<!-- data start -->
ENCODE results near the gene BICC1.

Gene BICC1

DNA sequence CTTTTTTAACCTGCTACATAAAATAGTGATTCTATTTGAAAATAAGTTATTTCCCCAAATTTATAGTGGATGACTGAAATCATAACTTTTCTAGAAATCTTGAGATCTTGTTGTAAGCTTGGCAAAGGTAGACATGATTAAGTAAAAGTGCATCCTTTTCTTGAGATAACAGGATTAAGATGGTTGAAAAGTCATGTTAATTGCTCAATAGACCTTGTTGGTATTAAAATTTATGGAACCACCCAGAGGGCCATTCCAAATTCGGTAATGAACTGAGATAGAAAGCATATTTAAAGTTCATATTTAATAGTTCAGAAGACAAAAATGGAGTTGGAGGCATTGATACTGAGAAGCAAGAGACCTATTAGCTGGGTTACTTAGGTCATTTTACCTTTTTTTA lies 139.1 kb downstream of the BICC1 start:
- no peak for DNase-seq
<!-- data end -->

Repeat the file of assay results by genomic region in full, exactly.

ENCODE results near the gene BICC1.

Gene BICC1

DNA sequence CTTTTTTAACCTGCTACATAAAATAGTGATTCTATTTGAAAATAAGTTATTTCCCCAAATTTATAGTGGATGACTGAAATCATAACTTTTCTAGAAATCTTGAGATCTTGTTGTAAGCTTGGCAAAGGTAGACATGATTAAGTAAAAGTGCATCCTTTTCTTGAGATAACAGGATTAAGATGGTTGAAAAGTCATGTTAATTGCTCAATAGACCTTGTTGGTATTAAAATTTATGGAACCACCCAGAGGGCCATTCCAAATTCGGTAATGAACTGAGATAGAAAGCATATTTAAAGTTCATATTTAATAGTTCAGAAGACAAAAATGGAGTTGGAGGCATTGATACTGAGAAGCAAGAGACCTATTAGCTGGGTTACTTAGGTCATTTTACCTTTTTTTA lies 139.1 kb downstream of the BICC1 start:
- no peak for DNase-seq